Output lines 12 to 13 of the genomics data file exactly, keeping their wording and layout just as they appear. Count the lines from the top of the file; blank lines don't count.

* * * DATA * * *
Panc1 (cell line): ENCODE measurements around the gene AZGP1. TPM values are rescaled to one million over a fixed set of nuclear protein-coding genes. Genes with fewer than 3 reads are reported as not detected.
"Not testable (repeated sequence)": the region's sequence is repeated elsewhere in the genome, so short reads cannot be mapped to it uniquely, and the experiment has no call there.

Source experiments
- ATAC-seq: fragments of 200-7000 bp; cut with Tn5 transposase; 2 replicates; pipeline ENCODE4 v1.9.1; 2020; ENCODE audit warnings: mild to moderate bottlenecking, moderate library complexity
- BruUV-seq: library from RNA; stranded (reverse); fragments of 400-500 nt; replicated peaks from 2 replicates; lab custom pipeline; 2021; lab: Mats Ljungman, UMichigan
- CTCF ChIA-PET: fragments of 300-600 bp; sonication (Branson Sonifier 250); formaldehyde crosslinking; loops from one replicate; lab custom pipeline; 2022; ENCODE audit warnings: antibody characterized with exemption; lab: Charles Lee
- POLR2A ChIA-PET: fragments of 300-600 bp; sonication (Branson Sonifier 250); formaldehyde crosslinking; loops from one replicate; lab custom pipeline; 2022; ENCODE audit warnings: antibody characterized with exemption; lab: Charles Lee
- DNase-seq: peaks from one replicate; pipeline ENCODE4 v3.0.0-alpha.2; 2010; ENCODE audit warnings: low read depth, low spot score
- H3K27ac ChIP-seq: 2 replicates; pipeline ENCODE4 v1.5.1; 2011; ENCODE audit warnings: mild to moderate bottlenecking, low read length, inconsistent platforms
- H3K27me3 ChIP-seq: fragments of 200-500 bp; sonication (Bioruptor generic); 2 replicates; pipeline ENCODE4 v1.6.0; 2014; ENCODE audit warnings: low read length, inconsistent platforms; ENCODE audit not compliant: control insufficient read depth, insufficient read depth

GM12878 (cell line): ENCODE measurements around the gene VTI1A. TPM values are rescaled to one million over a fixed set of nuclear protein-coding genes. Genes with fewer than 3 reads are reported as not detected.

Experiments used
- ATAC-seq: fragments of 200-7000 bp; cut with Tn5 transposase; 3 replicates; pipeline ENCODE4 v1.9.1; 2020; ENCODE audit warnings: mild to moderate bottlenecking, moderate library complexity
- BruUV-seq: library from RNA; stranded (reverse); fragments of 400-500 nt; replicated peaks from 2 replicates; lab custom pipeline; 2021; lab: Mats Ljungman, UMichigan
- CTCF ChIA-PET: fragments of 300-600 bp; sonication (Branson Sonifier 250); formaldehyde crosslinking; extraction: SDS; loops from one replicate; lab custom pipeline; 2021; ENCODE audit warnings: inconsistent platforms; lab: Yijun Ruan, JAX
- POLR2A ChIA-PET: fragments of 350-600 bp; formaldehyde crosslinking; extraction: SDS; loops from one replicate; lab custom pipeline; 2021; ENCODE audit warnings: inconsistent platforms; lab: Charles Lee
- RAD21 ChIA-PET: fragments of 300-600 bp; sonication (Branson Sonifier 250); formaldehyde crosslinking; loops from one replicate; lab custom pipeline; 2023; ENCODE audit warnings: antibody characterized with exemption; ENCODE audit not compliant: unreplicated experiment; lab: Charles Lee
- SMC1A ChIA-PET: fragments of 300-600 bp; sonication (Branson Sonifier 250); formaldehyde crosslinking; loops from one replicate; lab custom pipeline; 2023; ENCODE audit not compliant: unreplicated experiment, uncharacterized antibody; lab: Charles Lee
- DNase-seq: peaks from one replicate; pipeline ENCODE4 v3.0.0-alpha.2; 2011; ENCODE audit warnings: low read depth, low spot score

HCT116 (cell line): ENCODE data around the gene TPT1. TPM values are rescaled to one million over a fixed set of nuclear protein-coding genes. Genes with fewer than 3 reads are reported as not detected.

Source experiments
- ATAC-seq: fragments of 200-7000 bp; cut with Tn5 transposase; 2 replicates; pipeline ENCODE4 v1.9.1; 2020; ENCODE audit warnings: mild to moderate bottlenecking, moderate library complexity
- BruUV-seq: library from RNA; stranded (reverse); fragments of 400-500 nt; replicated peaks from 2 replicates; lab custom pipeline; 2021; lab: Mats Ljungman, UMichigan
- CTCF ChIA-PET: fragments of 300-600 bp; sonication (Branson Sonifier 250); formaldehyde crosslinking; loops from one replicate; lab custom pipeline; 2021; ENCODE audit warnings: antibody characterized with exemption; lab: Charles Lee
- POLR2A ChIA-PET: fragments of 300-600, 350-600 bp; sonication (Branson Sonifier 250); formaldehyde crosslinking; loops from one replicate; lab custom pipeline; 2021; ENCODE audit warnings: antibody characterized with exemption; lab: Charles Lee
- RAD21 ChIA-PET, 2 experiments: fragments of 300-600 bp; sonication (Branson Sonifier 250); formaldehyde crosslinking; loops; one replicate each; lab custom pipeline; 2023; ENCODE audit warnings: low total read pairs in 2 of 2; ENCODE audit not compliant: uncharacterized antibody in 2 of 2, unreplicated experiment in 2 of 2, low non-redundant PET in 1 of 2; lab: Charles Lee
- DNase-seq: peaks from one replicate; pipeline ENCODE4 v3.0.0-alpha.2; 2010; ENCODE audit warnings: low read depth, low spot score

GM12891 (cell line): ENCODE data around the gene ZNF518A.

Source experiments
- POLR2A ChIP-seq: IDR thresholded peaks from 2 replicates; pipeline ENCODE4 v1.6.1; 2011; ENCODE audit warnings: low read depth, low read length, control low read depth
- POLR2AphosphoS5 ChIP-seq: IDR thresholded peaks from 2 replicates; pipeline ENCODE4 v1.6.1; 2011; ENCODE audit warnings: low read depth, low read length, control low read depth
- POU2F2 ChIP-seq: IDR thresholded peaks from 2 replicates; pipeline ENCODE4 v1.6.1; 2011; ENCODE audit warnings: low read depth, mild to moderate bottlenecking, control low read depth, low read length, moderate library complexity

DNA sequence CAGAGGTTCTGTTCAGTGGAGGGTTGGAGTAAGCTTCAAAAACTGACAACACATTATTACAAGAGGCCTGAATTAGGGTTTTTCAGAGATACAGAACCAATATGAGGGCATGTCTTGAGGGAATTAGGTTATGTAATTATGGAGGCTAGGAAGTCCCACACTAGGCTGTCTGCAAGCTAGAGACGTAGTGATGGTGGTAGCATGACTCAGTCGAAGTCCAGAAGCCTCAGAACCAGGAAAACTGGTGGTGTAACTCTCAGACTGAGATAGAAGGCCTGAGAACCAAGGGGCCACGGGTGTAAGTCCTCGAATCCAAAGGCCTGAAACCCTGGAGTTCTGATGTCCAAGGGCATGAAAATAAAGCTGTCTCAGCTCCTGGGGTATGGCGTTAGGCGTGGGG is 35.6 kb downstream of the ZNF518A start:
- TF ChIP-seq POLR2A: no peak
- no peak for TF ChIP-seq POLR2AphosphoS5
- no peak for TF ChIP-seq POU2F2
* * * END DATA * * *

Experiments used
- ATAC-seq: fragments of 200-7000 bp; cut with Tn5 transposase; 3 replicates; pipeline ENCODE4 v1.9.1; 2020; ENCODE audit warnings: mild to moderate bottlenecking, moderate library complexity